I'm doing this separately from my usual base for these rants against America's Nanny for a couple of reasons. First, they didn't have anything new for me to work on when I started the Short Takes piece this week, and then too I knew I wanted to include the strike related videos. The main thing though is that of late the title "Short" Takes has been a misnomer given the number of words I've been writing and in most cases that's been because I've gone on at length in my PTC posts. I want to keep writing these posts because I think that the PTC and any related organizations are a menace to North American broadcasting. I'm including Canada here too, that even though you can show nudity and say words on broadcast TV in Canada that would have the FCC emptying a network's bank account we don't make that many of our own shows (more's the pity), and when organizations like the PTC force producers and networks to run scared and to produce shows that aren't edgy and don't push the envelope we Canadians lose just as much as Americans do. And yes, amazingly this issue does come up this time around.
First up this week is the Broadcast Worst of the Week. And the proud winner (at least I think that people associated with any show that is called Worst of the Week by the PTC should be proud) is Gossip Girl on the CW. I think it's probably inevitable that any teen drama coming out of The CW and before that The WB is bound to earn the ire of the PTC. Here's how they introduce Gossip Girl: "The CW's new teen drama Gossip Girl, which airs on Wednesday nights at 9:00 p.m. ET, takes all the foul content from The O.C. while stripping away any of that program's redeeming features. This far-fetched soap opera about filthy rich teens deals with every vice from drug use to promiscuous sex to violent rape." The PTC points to three separate story lines – one about drugs, and two about sex – all while managing to mistake a character's name for the actor who played him and getting the actor's name wrong! (Nate Archibald is a character involved in the drugs story, and he is played by Chace Crawford; the PTC repeatedly calls the character "Chance Crawford.") From what I can tell, the PTC made a complete mess of their analysis of the drugs story. They state, "Chance Crawford tries to be a loyal son when he confesses to cocaine possession to take the fall for his father. His father has no remorse for his own actions and seems to find his son's cover-up perfectly honorable. Troubled by the lies, Chance encourages his father to confess. His father responds by punching his son in the face. Chance ultimately turns his father over to the police." On the other hand the recap of the episode from TV.com (and reprinted in Wikipedia) states, "Nate eventually confronts his father about the drugs that he had found and been blamed for....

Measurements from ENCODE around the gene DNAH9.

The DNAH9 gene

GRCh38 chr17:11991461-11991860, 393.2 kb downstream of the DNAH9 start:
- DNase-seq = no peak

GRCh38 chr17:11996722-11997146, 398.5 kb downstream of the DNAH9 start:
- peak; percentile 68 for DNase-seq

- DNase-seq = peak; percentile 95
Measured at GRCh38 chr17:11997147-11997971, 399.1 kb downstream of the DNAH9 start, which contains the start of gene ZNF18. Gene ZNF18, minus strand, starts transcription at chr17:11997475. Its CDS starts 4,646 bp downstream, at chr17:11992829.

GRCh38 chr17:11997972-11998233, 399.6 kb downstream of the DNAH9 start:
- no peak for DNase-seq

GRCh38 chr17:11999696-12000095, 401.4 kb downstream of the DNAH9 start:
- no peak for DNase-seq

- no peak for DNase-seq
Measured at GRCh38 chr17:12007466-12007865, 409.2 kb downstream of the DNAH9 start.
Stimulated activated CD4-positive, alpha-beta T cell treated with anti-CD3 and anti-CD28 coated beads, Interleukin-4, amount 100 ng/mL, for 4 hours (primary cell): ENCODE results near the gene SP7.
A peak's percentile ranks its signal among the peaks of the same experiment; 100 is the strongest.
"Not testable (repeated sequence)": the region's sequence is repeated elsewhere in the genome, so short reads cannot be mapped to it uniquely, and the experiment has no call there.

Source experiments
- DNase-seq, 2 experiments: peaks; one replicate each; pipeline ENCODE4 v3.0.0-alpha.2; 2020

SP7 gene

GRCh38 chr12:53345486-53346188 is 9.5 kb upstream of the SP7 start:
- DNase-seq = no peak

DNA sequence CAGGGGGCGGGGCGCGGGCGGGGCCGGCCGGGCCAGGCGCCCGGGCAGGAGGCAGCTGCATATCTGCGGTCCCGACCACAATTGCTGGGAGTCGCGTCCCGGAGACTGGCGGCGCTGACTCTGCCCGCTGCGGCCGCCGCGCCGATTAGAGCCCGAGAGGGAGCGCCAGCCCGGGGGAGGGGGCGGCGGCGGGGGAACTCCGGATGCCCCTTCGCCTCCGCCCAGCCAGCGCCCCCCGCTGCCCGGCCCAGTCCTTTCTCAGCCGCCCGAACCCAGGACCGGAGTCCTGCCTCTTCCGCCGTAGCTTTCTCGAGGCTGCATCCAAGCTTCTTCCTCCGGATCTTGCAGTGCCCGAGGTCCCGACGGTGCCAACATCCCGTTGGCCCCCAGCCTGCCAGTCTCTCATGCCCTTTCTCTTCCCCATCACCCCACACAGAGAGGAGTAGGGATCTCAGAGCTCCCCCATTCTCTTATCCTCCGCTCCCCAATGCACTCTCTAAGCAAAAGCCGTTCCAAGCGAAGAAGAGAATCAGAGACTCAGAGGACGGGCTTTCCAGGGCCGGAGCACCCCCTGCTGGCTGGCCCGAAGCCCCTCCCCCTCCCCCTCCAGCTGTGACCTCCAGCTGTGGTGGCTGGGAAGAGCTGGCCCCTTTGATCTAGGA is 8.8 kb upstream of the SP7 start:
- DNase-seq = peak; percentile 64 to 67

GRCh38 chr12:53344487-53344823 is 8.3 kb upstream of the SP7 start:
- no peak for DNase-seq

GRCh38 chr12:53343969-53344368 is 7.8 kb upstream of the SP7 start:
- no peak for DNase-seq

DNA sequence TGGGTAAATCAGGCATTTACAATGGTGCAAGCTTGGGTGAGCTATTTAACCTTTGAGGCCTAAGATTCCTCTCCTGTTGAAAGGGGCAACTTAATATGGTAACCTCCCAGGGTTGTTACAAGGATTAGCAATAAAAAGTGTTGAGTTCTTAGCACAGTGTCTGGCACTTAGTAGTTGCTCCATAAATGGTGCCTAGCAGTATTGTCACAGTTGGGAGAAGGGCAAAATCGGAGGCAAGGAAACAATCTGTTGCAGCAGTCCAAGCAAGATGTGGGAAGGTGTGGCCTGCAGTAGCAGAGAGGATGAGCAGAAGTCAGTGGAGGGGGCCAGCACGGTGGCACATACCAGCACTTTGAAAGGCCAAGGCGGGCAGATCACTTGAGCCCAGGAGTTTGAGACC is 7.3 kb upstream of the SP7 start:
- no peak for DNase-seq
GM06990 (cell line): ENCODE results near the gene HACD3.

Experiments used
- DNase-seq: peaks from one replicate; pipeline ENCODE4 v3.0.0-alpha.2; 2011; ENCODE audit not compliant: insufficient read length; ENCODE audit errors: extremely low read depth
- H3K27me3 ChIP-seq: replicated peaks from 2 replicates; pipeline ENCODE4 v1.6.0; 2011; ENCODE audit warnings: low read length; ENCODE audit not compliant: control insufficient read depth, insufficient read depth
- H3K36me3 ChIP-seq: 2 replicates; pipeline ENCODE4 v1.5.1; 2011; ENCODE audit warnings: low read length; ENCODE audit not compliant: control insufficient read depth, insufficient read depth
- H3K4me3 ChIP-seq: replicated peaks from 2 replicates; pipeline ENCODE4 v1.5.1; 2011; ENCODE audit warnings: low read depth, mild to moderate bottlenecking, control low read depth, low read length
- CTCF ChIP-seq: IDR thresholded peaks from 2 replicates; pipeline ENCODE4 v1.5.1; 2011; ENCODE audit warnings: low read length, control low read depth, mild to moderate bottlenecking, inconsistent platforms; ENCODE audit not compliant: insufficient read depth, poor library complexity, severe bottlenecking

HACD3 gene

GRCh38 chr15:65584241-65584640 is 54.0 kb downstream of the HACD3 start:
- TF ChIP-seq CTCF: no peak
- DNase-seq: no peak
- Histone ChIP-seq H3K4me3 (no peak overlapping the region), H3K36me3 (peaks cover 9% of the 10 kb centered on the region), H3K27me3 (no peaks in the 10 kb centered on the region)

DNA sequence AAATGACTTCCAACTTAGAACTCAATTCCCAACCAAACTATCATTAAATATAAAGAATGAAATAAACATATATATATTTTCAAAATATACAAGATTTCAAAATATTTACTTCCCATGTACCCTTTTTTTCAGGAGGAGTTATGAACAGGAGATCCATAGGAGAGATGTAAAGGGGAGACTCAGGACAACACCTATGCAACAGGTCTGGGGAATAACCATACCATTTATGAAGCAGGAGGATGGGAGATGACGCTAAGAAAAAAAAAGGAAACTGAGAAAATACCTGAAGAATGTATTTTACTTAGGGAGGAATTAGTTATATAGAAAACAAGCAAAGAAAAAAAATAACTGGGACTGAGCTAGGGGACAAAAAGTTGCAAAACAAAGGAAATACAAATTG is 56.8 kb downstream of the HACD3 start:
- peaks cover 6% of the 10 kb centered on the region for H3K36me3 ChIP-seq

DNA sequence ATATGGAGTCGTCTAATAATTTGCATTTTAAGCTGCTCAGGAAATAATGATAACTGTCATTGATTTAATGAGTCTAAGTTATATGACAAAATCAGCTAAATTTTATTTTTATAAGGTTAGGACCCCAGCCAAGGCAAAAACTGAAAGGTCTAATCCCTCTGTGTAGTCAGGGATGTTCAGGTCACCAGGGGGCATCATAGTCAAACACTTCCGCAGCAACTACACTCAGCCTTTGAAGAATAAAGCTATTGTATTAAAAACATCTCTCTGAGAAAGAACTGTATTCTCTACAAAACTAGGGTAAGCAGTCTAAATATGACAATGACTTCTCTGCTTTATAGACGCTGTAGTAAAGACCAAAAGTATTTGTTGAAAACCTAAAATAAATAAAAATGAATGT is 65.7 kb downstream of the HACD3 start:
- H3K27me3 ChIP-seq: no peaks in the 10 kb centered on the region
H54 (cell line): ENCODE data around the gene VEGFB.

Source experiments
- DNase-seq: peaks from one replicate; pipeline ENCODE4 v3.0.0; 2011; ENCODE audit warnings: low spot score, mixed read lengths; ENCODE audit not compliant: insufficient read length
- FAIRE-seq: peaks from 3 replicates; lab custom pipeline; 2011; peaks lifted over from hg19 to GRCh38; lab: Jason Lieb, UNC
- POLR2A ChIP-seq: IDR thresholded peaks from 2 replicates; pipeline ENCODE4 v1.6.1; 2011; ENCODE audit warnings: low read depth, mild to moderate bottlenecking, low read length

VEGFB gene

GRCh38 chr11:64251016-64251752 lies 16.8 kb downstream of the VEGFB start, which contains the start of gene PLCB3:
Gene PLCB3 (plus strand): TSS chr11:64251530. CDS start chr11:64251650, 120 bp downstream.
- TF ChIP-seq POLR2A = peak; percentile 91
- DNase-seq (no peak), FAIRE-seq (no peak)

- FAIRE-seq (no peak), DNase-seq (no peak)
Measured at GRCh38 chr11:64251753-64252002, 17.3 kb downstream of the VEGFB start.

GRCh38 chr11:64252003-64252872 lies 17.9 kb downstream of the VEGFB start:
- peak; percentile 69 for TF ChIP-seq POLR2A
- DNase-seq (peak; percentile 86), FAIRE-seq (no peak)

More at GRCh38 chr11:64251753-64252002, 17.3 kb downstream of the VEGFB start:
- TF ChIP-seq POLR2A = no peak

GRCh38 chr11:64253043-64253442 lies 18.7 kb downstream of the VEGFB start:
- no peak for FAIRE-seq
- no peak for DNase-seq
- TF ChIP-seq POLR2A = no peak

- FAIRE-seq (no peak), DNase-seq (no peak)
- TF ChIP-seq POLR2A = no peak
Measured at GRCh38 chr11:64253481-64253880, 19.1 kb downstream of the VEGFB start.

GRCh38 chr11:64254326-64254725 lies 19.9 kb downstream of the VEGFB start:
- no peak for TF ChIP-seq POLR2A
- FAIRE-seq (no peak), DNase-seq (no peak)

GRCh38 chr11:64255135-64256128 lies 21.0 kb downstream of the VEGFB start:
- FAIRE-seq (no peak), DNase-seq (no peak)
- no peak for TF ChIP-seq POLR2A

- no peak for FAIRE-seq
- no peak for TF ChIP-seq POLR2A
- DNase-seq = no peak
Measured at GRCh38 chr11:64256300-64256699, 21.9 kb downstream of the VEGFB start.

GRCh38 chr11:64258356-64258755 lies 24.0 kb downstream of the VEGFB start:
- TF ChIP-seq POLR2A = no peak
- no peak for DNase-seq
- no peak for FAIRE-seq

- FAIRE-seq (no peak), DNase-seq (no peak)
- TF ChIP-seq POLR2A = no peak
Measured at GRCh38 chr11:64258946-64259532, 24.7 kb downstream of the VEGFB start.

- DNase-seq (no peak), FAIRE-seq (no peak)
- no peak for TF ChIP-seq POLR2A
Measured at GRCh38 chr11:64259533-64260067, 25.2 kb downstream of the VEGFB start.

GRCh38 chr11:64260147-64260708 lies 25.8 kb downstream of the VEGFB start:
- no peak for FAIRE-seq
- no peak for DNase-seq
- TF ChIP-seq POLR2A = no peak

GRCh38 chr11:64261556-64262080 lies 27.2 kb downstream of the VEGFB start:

When Nate goes to his mother to confess that his father has been doing and buying drugs for a while, he is upset when his mother rejects the idea that his farther needs help with the problems that he's having....Nate finally tells his father that he needs help and that he has to go and get it, when he ends up punching Nate and getting arrested....The show ends with ... Nate's mother telling him that his father has more charges on him than what it would have been because the police had been building a case against him for fraud for some time and they are not able to make the one million dollar bail." (Apologies for the ellipses, the elements I was looking for are spread throughout a long recap.) Setting aside at least one apparent error – the claim that "Chance" confessing to cocaine possession rather than Nate being blamed for it, - the story line reads quite differently the way TV.com reports it as opposed to the way that the PTC interprets it. Then again, the PTC has an agenda, to portray shows it disapproves of in as negative a light as possible.